The findings of Dr. Gavreau in the infrasonic range between 1 and 10 cycles per second are truly shocking. Lethal infrasonic pitch lies in the 7 cycle range. Small amplitude increases affect human behavior in this pitch range. Intellectual activity is first inhibited, blocked, and then destroyed. As the amplitude is increased, several disconcerting responses had been noted. These responses begin as complete neurological interference. The action of the medulla is physiologically blocked, its autonomic functions cease.

This historical bit on Tesla and Samuel Clemens is amusing:

Their mild use, for a minute, could be pleasantly stimulating. The effects invigorating the whole body for hours thereafter. Excessive use would produce grave illness however, excessive aggravations of the heart being the most dangerous aspect of the stimulation. The entire body “rang” for hours with an elevated heart rate and greatly stimulated blood pressure. The effects could be deadly.
In one historic instance, Samuel Clemens, Tesla’s close friend, refused to descend from the vibrating platform. Tesla was sorry he had allowed him to mount it. After repeated warnings, Tesla’s concern was drowned out by both the vibrating machine and Clemens’ jubilant exaltations and praises. Several more seconds and Clemens nearly soiled his white suit, the effects of infrasound being “duly recorded”.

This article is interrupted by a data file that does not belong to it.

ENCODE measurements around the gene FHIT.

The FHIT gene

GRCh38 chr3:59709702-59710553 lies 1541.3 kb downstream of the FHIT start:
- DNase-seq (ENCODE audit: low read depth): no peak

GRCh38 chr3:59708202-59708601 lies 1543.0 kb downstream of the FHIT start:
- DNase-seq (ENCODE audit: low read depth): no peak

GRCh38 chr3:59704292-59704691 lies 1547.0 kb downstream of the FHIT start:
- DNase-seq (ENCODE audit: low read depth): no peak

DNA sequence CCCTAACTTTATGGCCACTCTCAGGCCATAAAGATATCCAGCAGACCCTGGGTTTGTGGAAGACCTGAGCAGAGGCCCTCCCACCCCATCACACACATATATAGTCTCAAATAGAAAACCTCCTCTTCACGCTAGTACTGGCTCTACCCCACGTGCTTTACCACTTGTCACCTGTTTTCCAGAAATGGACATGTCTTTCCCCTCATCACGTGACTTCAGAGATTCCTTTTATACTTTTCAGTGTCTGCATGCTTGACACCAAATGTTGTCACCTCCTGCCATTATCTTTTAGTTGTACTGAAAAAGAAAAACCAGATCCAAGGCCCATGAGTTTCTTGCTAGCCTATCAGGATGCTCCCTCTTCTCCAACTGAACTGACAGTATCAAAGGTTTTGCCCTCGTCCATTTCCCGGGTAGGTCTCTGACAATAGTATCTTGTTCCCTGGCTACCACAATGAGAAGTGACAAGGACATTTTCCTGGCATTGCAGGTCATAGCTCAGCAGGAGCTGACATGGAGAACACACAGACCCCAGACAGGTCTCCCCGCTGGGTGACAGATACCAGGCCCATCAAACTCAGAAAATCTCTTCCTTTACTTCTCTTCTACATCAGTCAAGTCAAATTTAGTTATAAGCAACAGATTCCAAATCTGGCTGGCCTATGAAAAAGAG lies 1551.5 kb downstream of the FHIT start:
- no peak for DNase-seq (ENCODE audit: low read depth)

If nothing else, such military research information and the Tesla era testing ought to be usable for showing that the effect ought to have been expected and was “well known” for a long time.

Bloke down the pub
March 6, 2012 4:28 am

And if they do sue it will probably be the tax payers who end up picking up the bill.

March 6, 2012 4:32 am

Wind farms are, in the extreme, government weapons used against their own people. Bit like Syria.

tim in vermont
March 6, 2012 4:36 am

Seriously, before supporting wind farms, one ought to visit one, then the proposed site. I have. A four hundred foot all structure with a huge spinning blade, that is probably what drove Quixote out of his wits in the first place.

March 6, 2012 4:46 am

“This is considerably higher than what was found in previous studies conducted in Europe.”
Maybe Aussies are just complainers???
I KID !!!!!!!!

March 6, 2012 4:48 am

@E.M.Smith: It should read 20 Hz instead of 20 KHz

March 6, 2012 4:54 am

Given the correct frequency and volume, LFN can cause involuntary sphincter relaxation. I believe this occurred in a cinema when the producers attempted just a little too much reality in an earthquake scene. The law of unintended consequences!

March 6, 2012 4:57 am